Gifts and gratitude, Nelson gatherings, and enhancing the student experience
Thank you to our donors! We would like to extend sincere thanks to all those individuals who provided gifts of time, talent, financial resources, and introductions to new networks during 2016.
During the period of January 1-December 31, 2016, the Nelson Institute received 261 financial gifts and pledge payments to 28 different funds for a total of $588,935. We are truly grateful for your support!
The Nelson Institute has long been active in the international arena, but our global network has been recently enhanced due to the tremendous appeal and success of our Environmental Conservation (EC) professional master’s program.
Nathan Schulfer, assistant director of International and Professional Programs, deserves specific recognition for his extraordinary networking and stewardship of our international partners and associates.
The EC Program has had the good fortune to draw in a large number of international students. It has had the even better fortune to be able to provide financial support to several of them as a direct result of philanthropy.
In 2016, the EC Program awarded two significant scholarships to international students:
The Emily H. Earley Environmental Conservation Scholarship, dedicated to providing support to either emerging conservation leaders from Latin or South America (preferable) or emerging conservation leaders who are interested in working in Latin or South America, was awarded to three students this academic year: Diana De Pierola (from Peru; interested in water issues), Elena Hove-Edens (first-generation student from Bolivia; interested in species conservation) and Ivan Polo (from Ecuador; interested in species conservation).
Sumaiya Firoze, an EC student from Bangladesh working in tiger conservation, was the recipient of a scholarship made possible by the generosity of Virginia and Warren Schwerin.
In addition to these two scholarships, the Nelson Institute has been able to award the Steven W. Lawry Wisconsin Distinguished Graduate Fellowship to students working in the international sphere.
Past recipients of the Lawry fellowship include Leelah Hazzah (executive director, Lion Guardians), Gina Collingnon and Gail Rosen. In case you missed it, Hazzah’s work with Lion Guardians was recently spotlighted in the university’s On Wisconsin magazine, which you can read here: go.wisc.edu/lionguardians.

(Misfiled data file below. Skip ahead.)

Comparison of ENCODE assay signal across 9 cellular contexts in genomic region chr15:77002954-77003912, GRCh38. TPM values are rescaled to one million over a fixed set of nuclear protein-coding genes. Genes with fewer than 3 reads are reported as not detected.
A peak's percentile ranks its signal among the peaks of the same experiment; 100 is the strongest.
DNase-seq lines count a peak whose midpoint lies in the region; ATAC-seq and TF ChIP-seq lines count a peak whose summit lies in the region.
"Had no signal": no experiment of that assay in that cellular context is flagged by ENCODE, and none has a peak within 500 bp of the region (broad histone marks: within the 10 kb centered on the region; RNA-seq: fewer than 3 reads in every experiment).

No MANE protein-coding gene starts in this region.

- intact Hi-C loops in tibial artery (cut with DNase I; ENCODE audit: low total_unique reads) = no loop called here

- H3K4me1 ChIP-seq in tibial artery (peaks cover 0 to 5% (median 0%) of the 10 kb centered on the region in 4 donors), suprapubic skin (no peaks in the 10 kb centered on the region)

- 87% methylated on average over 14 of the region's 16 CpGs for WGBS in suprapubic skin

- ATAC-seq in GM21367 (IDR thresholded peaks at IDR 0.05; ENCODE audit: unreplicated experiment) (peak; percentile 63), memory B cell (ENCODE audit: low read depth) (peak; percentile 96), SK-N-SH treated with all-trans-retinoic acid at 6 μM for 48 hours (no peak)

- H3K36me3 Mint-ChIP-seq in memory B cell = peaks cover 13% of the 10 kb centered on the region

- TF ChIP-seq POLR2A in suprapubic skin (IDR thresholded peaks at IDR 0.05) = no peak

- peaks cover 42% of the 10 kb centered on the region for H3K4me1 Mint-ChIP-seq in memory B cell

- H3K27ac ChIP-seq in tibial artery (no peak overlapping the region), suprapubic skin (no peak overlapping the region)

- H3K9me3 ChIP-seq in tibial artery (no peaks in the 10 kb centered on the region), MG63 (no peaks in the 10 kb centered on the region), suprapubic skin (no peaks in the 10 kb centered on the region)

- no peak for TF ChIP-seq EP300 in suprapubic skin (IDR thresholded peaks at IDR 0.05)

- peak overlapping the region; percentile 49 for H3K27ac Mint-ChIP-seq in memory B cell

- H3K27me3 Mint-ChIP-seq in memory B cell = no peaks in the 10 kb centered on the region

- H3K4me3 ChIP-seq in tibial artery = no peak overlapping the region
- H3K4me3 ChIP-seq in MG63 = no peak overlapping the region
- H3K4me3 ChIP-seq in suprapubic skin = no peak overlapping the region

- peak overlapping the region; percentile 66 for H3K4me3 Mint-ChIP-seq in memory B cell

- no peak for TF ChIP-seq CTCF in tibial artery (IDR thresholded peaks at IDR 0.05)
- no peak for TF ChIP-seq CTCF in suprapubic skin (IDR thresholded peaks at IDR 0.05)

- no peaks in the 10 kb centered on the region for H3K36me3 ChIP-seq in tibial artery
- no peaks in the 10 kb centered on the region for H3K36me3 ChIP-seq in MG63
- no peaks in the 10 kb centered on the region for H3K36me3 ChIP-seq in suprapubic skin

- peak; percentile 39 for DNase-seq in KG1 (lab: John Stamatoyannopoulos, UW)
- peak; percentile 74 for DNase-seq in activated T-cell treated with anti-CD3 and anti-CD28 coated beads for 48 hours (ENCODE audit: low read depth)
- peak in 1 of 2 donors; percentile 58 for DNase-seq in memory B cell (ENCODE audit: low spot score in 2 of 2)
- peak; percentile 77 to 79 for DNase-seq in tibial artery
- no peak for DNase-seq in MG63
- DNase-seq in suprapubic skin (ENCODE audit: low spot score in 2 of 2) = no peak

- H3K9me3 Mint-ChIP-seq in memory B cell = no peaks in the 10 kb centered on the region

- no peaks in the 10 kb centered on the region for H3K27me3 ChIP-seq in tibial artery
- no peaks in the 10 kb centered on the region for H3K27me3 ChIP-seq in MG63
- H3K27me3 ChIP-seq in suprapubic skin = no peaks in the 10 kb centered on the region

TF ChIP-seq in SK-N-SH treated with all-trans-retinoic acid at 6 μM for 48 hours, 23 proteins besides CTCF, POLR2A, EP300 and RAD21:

Many alumni of the Nelson Institute’s graduate programs will fondly remember Barbara Borns.
Prior to her retirement in the early 2000s, Barbara – who was known among students, faculty and staff alike for her caring, compassionate nature and deep desire to help our students achieve academic and personal success – established the Nelson Institute Fund for Urgent Student Needs.
The sole purpose of this fund is to help the Nelson Institute respond to dire emergencies that periodically affect our graduate students, such as a death in the family or the effects of political upheaval in their country of origin.
In the latter half of 2016, the Nelson Institute made two disbursements from this fund.
While unfortunate that this was necessary, we would like to commend Barbara for her vision and for continuing to make a difference in our students’ lives.
EXPECT THE UNEXPECTED: THE ADVENTURES OF NELSON INSTITUTE ALUMNI
In September, Janet Moore (ES ’13), Casey Sweeney (ES ’12), Brandon Weathersby (ES ’11), Darcy Widmayer (M.S. EC ’15), and graduate student Sarah Stefanos shared career advice with students from our Community Environmental Scholars Program and our Graduate Research Scholars Program. The panel discussion, Expect the Unexpected: The Adventures of Nelson Institute Alumni, preceded the annual Rendezvous on the Terrace. Thanks to Matt Dannenberg (ESC ’10) and George Reistad (ES ’11), both members of the Nelson Institute Board of Visitors, for helping to organize the event.
2016 RENDEZVOUS AND INVESTITURE CEREMONY